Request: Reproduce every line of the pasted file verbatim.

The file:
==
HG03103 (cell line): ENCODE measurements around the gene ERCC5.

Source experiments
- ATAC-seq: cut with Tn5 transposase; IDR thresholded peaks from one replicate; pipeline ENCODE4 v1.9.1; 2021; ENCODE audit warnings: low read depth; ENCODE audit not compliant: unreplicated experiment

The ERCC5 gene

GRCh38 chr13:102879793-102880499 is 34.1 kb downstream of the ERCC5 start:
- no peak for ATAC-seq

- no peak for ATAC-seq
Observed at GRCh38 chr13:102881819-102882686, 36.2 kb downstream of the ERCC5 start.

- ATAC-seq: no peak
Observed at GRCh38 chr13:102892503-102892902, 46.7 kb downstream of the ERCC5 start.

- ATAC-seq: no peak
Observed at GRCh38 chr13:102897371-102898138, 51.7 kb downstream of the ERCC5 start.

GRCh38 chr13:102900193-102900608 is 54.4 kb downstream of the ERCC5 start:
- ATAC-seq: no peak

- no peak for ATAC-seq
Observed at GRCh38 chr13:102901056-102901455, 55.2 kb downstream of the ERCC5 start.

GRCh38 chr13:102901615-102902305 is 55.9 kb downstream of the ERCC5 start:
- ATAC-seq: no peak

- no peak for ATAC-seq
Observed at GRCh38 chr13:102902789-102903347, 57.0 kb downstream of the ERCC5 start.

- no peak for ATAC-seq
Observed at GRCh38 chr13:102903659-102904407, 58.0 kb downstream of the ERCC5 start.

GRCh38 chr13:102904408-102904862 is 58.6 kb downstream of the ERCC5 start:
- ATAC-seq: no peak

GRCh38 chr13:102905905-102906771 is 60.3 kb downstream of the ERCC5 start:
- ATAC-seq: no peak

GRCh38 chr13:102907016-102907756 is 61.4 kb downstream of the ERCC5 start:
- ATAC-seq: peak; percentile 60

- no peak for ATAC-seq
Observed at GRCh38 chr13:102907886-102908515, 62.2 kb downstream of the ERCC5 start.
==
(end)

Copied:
HG03103 (cell line): ENCODE measurements around the gene ERCC5.

Source experiments
- ATAC-seq: cut with Tn5 transposase; IDR thresholded peaks from one replicate; pipeline ENCODE4 v1.9.1; 2021; ENCODE audit warnings: low read depth; ENCODE audit not compliant: unreplicated experiment

The ERCC5 gene

GRCh38 chr13:102879793-102880499 is 34.1 kb downstream of the ERCC5 start:
- no peak for ATAC-seq

- no peak for ATAC-seq
Observed at GRCh38 chr13:102881819-102882686, 36.2 kb downstream of the ERCC5 start.

- ATAC-seq: no peak
Observed at GRCh38 chr13:102892503-102892902, 46.7 kb downstream of the ERCC5 start.

- ATAC-seq: no peak
Observed at GRCh38 chr13:102897371-102898138, 51.7 kb downstream of the ERCC5 start.

GRCh38 chr13:102900193-102900608 is 54.4 kb downstream of the ERCC5 start:
- ATAC-seq: no peak

- no peak for ATAC-seq
Observed at GRCh38 chr13:102901056-102901455, 55.2 kb downstream of the ERCC5 start.

GRCh38 chr13:102901615-102902305 is 55.9 kb downstream of the ERCC5 start:
- ATAC-seq: no peak

- no peak for ATAC-seq
Observed at GRCh38 chr13:102902789-102903347, 57.0 kb downstream of the ERCC5 start.

- no peak for ATAC-seq
Observed at GRCh38 chr13:102903659-102904407, 58.0 kb downstream of the ERCC5 start.

GRCh38 chr13:102904408-102904862 is 58.6 kb downstream of the ERCC5 start:
- ATAC-seq: no peak

GRCh38 chr13:102905905-102906771 is 60.3 kb downstream of the ERCC5 start:
- ATAC-seq: no peak

GRCh38 chr13:102907016-102907756 is 61.4 kb downstream of the ERCC5 start:
- ATAC-seq: peak; percentile 60

- no peak for ATAC-seq
Observed at GRCh38 chr13:102907886-102908515, 62.2 kb downstream of the ERCC5 start.